Environmental Risk Factors, Health and the Labor Market Response of Households in the United States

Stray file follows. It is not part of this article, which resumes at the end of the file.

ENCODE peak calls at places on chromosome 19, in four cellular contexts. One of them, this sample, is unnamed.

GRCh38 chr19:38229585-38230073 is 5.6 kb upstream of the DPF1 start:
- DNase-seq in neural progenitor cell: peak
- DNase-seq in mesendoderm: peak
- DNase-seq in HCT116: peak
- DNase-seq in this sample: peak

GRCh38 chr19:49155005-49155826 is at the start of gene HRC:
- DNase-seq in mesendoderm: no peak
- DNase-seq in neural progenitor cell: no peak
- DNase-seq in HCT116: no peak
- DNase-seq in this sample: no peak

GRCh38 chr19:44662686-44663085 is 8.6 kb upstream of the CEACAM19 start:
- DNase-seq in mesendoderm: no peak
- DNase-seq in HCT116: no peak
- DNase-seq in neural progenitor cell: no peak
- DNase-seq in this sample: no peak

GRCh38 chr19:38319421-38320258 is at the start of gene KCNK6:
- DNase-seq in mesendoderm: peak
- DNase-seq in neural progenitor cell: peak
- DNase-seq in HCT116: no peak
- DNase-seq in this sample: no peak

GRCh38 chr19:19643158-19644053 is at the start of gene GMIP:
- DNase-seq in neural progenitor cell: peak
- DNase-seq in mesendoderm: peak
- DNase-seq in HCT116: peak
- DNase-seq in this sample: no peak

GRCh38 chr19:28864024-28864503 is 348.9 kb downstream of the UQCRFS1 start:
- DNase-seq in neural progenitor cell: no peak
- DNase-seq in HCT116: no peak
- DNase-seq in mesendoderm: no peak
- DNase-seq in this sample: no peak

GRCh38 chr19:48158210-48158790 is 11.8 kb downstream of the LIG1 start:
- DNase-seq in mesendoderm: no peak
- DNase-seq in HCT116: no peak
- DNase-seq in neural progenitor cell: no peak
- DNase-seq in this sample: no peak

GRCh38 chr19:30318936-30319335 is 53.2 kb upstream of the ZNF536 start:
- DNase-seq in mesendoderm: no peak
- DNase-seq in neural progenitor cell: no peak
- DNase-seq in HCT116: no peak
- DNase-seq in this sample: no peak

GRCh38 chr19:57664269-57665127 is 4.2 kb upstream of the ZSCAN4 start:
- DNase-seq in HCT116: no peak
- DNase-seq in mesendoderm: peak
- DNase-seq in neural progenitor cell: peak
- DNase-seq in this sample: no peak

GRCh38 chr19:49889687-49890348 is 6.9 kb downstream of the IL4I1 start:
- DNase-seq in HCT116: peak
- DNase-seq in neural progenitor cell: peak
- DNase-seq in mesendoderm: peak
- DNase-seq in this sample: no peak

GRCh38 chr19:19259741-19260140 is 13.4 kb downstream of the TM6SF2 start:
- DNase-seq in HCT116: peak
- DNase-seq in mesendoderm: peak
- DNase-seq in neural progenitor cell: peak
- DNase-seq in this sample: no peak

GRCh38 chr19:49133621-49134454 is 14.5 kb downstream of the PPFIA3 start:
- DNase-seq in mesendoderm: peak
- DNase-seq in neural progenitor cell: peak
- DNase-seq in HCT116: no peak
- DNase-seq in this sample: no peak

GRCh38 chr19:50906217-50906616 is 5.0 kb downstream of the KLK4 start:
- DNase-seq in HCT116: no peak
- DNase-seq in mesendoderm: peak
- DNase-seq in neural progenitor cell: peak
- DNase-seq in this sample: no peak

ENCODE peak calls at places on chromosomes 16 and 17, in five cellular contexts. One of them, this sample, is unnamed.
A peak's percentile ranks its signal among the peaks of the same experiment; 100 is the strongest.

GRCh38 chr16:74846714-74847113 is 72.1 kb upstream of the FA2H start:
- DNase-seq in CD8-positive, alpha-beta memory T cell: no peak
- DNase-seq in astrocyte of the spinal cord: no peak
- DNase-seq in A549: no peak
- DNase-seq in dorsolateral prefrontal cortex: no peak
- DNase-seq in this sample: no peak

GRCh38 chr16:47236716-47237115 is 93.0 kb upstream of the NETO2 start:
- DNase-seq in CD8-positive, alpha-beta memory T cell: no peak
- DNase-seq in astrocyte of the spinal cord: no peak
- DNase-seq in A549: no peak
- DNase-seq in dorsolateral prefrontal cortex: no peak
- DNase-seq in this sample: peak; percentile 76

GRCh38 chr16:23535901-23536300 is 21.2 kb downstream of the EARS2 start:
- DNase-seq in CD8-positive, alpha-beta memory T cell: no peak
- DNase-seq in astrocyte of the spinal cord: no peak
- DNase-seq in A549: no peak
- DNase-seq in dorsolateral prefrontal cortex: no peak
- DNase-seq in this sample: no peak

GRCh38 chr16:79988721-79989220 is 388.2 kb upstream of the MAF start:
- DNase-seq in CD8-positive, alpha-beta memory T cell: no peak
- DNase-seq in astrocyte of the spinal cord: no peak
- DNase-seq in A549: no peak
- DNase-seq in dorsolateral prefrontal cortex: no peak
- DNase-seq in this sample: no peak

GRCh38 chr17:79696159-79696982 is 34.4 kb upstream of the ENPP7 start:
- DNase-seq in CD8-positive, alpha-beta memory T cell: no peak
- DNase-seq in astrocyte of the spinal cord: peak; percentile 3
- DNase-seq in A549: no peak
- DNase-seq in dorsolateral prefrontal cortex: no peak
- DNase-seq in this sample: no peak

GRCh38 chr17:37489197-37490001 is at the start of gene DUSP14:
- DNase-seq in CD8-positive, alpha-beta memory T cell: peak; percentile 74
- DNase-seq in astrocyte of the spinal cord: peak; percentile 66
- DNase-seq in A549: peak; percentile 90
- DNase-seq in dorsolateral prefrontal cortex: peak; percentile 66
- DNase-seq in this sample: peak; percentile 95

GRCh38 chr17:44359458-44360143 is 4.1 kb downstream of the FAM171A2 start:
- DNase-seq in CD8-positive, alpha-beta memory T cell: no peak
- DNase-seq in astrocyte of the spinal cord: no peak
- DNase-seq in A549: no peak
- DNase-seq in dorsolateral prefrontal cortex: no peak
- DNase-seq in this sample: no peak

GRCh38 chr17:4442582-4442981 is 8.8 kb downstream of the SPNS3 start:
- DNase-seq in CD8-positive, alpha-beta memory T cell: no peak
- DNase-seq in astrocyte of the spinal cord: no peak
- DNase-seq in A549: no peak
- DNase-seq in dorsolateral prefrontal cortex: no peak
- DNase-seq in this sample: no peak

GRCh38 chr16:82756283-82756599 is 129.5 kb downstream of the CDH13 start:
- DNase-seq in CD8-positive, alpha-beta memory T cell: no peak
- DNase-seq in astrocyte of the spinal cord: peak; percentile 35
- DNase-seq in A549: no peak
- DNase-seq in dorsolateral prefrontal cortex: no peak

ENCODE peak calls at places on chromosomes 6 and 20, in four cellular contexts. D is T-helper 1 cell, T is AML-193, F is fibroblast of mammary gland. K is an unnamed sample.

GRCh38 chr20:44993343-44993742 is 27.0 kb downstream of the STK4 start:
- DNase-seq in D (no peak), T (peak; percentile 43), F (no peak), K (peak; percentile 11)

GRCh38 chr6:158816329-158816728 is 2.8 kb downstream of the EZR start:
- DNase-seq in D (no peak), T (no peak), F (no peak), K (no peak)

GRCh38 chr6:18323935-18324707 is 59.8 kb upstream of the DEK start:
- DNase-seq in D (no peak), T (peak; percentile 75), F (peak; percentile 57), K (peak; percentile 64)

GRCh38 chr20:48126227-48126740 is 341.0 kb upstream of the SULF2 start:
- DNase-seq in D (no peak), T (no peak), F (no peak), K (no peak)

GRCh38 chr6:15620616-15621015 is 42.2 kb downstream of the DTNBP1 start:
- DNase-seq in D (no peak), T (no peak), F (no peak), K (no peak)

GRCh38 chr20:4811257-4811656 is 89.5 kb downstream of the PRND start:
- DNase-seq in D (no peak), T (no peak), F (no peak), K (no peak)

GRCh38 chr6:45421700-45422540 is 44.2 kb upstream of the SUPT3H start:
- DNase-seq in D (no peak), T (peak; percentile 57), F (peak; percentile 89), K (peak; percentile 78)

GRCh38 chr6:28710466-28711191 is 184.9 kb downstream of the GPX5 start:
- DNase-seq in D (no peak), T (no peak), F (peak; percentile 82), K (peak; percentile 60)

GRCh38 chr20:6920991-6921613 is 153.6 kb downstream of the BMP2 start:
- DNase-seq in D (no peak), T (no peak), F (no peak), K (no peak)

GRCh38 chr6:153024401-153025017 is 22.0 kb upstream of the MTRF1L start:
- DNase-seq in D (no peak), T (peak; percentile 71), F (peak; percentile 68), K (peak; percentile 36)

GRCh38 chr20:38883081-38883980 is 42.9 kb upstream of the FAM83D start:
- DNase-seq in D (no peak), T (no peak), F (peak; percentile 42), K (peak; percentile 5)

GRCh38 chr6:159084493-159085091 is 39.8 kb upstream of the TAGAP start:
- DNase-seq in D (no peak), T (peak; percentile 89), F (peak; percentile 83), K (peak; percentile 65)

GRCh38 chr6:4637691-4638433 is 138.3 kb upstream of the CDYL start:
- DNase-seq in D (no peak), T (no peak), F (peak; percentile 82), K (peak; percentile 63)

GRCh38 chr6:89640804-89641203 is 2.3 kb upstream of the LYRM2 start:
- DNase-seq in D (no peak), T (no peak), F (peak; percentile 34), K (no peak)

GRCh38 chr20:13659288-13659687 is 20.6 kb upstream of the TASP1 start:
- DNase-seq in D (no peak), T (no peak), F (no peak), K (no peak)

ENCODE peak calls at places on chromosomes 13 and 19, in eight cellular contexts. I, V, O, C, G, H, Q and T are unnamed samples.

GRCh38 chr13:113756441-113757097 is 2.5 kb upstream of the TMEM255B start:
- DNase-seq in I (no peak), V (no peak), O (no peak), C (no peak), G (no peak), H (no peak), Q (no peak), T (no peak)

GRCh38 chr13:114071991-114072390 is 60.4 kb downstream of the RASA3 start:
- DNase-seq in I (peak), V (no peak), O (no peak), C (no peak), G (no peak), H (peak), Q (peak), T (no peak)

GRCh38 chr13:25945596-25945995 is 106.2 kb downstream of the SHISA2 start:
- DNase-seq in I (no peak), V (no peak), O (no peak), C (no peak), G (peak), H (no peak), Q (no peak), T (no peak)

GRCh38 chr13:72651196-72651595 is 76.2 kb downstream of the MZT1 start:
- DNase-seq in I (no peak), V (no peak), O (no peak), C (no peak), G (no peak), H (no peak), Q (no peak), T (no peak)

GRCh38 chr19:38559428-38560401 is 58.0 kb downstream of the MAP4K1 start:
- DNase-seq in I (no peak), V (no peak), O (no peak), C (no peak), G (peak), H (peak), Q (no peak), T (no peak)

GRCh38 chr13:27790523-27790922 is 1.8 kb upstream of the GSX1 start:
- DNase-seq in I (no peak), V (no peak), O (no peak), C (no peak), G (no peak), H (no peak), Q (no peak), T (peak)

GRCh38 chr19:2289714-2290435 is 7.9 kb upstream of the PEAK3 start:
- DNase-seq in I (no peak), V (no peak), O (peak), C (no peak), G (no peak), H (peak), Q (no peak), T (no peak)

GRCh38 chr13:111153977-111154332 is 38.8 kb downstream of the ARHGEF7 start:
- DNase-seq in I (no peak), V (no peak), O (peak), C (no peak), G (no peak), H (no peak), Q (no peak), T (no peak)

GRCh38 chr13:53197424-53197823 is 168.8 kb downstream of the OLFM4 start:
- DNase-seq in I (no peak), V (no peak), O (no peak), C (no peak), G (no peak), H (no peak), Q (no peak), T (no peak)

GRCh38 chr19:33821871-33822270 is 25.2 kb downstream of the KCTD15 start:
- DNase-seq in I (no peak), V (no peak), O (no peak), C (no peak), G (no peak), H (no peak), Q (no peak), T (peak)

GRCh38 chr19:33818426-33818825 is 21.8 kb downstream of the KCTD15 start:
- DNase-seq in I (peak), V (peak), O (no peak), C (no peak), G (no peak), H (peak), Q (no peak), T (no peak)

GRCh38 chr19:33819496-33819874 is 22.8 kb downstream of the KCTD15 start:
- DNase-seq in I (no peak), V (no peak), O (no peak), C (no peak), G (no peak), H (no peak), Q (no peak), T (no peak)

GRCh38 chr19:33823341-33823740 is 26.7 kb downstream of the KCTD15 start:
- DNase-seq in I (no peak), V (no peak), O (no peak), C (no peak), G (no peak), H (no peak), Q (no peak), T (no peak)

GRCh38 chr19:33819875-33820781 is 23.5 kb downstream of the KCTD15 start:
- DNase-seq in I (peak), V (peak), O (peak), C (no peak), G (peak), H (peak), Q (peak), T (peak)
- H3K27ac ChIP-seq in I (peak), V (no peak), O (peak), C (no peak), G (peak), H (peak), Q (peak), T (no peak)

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In the first part of the dissertation, I estimate the effect of a married adult's specific health condition on his or her own labor market decisions (labor force participation, earnings, hourly wages, and hours of work) and his or her spouse's. I focus on cancer, stroke, ischemic heart disease, emphysema, chronic bronchitis, chronic obstructive pulmonary disease (COPD) and asthma. The effects differ by health condition and duration of the disease. Among married men who are working, having had emphysema for less than one year is enough to reduce the earnings of a man with college degree to those of a healthy man without high school diploma. My results also suggest that if a man has had cancer, his wife may have to compensate for the ensuing loss in household income by working more hours or entering the labor force. In the second part of the dissertation, I focus on the effect of children's asthma on mothers' labor force participation, on fathers' and mothers' labor supply, and on their hourly wages and weekly earnings. I compare these effects to those of a set of health conditions that includes deformities, congenital anomalies, heart problems, epilepsy and cancer. I find that single mothers with chronically ill children are the most affected group in terms of hours of work lost and reduction in earnings, and that fathers with an asthmatic child less than six years old work more hours per week. Then, I explore how mothers' labor force participation and hours of work affect days missed from school of a chronically ill child. I find that maternal employment is associated with a higher probability of a child missing school, and that this effect is the same for healthy children as for asthmatic children. In contrast, I find that if the mother works, then a child with deformities, congenital anomalies, heart problems, epilepsy or cancer is less likely to experience lost school days than if the mother does not work. I estimate the magnitude of these effects using data from the Medical Expenditure Panel Survey for U.S. households from 1996 to 2002.